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DOC ranger set to retire after 37 years

Waikato Ranger Chris Annandale. Photo: Carisse Enderwick, DOC.

After 37 years with the Department of Conservation, Waikato Ranger Chris Annandale is into his last summer with the organisation.

Chris Annandale will get a few more months out his well-worn boots, then hang them up and retire in April this year.

His life in conservation began early. It was a seed planted by his dad, Jock Annandale, who was an honorary Wildlife Service ranger. Jock Annandale encouraged his son to get out into the world, to explore and learn about it.

Chris Annandale grew up reading Newton McConochie’s, 'You’ll learn no harm from the hills', until one day with money in his pocket from his grandmother, he was buying rat traps to set down at the Waikato River.

He began his formal career in conservation in 1984, with a redundancy, a cold beer with an old army mate, Dave Mills, and a late-night phone call.

“Lands and Survey need a ranger,” says Dave Mills. “But you’ll need to meet the Senior Ranger first.”

Chris met Senior Ranger John Greenwood while hunting. “A mate and I were hunting in a reserve and we ran into a bloke called John Greenwood who was doing the same” Chris Annandale says.

"I asked him, ‘can I see your permit?’. He looked at me and said, ‘can I see your permit?’.” It turned out John Greenwood was the Senior Ranger.

John asked the important questions: “Can you read a compass? Can you read a map? Can you use a chainsaw?” Yes, yes and yes. The penny finally dropped, and John recalled the chance meeting in the reserve, he asked: “Did you know I was the Senior Ranger?” No. And so began the career spanning nearly four decades with the simple statement: “You have the job”.

A lot can change in 37 years.

In 1984 Lands and Survey had a base on Pukete Rd and in 1987, when it became the Department of Conservation, the base moved to Northway Street, Te Rapa.

In 1990 it was predominantly a workshop with a single computer. Today, it’s an office with more than 30 workstations and an attached workshop.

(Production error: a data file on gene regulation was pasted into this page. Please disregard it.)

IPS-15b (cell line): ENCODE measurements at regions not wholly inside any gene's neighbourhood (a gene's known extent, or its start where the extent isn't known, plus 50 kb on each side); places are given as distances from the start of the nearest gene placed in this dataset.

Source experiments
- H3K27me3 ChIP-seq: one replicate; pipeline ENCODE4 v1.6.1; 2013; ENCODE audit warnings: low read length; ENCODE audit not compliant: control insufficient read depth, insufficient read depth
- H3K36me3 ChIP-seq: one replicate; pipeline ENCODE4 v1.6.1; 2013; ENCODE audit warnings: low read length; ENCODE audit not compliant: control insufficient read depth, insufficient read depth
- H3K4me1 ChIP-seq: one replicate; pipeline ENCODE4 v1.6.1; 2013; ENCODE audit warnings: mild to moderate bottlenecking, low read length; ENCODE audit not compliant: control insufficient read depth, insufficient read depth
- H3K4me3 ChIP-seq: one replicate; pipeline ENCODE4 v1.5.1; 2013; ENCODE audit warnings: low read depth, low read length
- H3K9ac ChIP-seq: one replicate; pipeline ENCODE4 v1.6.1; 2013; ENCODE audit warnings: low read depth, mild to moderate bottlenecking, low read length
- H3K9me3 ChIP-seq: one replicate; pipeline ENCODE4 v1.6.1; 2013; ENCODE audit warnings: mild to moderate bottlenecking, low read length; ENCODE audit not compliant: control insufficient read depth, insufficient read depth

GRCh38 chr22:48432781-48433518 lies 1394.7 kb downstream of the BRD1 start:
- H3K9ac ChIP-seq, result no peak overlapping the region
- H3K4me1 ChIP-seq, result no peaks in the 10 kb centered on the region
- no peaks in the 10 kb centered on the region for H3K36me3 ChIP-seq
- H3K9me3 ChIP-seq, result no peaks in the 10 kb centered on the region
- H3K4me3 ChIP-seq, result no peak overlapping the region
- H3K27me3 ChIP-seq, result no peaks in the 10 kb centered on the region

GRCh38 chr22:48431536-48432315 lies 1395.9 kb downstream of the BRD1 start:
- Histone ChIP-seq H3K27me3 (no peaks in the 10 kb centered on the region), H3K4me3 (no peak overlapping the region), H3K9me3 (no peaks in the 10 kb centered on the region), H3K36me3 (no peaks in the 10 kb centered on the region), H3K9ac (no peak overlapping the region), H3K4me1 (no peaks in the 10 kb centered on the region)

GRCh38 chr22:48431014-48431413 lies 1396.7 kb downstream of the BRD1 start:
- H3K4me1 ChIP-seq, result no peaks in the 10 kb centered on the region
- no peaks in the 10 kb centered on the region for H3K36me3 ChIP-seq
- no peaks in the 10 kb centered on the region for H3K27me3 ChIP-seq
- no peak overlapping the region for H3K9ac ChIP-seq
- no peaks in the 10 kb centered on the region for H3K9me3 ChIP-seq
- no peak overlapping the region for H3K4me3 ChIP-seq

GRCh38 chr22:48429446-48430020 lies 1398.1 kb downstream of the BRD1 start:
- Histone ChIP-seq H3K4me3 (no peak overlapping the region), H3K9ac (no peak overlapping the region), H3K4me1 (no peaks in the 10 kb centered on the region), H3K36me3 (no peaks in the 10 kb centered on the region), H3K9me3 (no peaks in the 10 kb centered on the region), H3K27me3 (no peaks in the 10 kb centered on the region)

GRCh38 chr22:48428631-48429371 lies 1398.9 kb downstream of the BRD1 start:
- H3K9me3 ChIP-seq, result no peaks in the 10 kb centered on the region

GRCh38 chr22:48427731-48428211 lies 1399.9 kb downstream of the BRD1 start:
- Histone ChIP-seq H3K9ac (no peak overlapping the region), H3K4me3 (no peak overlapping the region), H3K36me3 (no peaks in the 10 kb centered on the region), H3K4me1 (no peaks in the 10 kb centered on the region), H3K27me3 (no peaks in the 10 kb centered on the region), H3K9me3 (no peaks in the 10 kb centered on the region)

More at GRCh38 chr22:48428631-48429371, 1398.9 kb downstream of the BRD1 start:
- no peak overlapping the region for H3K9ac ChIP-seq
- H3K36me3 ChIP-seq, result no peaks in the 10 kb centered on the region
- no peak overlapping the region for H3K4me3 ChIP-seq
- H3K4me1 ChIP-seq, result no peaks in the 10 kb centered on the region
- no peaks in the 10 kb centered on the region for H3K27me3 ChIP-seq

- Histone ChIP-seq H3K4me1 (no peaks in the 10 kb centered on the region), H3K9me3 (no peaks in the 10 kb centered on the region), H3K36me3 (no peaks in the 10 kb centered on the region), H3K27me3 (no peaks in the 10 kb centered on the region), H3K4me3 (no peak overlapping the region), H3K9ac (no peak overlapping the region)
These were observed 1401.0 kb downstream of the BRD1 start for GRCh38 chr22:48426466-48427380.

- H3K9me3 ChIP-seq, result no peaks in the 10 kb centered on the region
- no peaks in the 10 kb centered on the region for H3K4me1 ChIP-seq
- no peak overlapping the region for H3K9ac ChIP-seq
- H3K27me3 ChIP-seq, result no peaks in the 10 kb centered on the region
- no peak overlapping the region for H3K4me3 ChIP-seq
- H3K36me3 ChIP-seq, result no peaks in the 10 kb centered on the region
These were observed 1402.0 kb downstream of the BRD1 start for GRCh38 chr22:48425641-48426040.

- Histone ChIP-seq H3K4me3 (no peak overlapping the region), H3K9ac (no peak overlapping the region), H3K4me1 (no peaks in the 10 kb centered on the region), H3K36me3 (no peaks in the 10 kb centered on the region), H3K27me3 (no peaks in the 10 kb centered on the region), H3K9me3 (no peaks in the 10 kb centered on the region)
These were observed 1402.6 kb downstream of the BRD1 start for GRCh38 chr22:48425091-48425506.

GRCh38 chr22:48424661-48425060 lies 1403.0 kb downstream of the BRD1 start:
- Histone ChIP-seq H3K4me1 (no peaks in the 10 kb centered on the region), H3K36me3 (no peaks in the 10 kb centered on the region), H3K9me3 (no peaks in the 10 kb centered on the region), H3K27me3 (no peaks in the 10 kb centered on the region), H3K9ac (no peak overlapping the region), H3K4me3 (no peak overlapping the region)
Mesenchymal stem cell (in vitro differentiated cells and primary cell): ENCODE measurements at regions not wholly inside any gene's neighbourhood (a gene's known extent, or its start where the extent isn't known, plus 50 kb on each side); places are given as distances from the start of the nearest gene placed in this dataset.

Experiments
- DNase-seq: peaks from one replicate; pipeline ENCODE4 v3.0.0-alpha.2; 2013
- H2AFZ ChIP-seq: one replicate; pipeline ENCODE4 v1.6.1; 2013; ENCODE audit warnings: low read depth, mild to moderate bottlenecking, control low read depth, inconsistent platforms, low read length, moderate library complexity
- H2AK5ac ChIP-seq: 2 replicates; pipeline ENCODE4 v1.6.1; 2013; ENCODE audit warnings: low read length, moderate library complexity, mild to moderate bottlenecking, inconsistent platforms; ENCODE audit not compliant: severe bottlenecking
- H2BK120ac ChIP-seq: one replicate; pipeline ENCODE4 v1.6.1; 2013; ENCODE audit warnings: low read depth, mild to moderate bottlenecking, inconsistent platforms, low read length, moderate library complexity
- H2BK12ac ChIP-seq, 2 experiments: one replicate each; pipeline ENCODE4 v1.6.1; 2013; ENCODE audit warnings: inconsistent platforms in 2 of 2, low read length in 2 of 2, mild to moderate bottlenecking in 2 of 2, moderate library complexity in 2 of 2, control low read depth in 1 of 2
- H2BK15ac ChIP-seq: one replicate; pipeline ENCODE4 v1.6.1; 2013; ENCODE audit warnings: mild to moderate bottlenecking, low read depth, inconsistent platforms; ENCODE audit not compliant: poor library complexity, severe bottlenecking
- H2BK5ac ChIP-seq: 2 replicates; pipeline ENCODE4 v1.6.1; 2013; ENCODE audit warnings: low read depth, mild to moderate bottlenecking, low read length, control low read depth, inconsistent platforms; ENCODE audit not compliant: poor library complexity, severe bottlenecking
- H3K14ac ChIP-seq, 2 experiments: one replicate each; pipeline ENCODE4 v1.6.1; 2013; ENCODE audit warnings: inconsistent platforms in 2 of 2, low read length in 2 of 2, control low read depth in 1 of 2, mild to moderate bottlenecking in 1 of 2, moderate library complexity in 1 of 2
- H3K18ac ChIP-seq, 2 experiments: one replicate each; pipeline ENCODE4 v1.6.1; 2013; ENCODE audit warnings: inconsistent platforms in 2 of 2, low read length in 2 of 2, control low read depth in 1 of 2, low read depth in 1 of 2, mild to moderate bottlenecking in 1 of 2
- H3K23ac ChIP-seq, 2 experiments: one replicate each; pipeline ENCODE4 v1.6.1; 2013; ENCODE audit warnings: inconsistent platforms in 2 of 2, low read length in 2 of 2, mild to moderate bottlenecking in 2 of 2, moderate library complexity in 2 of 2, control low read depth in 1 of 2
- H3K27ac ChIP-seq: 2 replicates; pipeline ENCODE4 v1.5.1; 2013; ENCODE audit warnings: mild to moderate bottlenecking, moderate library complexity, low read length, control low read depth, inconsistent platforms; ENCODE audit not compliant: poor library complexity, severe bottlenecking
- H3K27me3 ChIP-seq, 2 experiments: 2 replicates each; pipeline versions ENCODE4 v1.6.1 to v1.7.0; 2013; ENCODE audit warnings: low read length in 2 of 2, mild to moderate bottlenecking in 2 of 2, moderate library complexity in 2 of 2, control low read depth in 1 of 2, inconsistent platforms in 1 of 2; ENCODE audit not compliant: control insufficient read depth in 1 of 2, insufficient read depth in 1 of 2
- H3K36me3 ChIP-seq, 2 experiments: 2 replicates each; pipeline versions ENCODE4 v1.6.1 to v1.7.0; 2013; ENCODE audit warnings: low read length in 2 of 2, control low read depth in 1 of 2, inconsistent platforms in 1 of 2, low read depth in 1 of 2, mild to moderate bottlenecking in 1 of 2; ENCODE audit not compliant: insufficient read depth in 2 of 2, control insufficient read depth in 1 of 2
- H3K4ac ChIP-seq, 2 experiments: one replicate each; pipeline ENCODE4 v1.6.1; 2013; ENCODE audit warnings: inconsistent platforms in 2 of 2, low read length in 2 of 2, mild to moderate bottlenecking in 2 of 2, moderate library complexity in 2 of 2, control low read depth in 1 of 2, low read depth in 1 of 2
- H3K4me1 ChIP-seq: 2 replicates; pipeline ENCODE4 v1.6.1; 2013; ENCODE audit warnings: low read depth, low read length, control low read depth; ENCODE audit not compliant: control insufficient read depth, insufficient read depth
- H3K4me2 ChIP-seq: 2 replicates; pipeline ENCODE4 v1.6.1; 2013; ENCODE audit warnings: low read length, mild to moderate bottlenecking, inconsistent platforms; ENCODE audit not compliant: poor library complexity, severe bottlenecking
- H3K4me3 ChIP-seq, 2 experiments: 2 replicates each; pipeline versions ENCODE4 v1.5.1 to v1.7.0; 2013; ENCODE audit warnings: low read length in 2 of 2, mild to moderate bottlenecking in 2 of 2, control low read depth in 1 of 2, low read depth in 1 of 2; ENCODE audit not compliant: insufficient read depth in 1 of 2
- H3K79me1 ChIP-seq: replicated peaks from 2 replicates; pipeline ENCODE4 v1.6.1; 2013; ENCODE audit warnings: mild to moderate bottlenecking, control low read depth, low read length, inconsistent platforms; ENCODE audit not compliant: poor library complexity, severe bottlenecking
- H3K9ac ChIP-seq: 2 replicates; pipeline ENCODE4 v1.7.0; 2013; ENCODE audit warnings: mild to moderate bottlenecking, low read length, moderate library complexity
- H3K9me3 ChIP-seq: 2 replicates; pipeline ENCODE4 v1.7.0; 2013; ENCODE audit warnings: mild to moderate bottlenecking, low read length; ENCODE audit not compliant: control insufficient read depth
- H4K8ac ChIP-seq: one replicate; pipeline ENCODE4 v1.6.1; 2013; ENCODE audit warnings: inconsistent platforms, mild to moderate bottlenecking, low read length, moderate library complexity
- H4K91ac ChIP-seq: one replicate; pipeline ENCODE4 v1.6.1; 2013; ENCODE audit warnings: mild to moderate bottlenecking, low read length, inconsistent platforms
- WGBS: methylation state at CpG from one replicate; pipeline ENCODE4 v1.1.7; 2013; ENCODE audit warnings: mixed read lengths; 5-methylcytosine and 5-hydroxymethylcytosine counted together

The use of technology in conservation is one of the biggest changes, Chris says: “Compass bearings and hip-chains were replaced with GPS, revolutionising the way monitoring and trapping work was done. Technology is one of the best things to happen in the work to conserve the biodiversity of Aotearoa.”

The richness of a career in conservation provides a lifetime of memories and the experiences can change people. A stranded orca family in Aotea Harbour changed Chris.

“We took turns looking after the stranded bull and cow while cradling the baby in the water. At one point someone asked, ‘Is the cow still alive?’ and she gave a loud exhale as if to say ‘yes!’.

“She was hit by a wave and her body language changed; I could sense something was going to happen. The next wave lifted her up and she pushed off that sandbar with such power.”

Ranger Garry Hickman then let go of the calf.

“She was like a torpedo straight to her mother,” says Chris.

“We turned our attention to the bull, the waves flipping him over. There we were, our shoulders against him, pushing to turn him up the right way. The wave picked him up and he was off towards his family.”

But the bull beached on the sandbar again.

“I thought that was it. We couldn’t do more. But something happened. I’d never seen an animal put on such a display of power as he inched himself over the sandbar and finally into the deep water.”

“The experience changed me as a person, it changed me deep inside. I stop and look more now, I pay attention. If I’m out hunting and I see a hind and fawn, I take the bullets out. I get more enjoyment stopping to watch.”

How does a life in conservation end? Chris has four grandchildren: Ben (18), Madison (12), Morgan (10) and Brodie (9) and knows a life in conservation simply does not stop.

Chris will spend this next season of his life with his family, nurturing a love for the environment, teaching them to go out into the world and explore and learn, as his father taught him.

And he will make his annual pilgrimage to Lakes Whangape, Waikare and Arearea for duck-shooting with his sidekick, Tui the dog.

It’s a summer with an ending which will mark a new beginning for Chris and his family.

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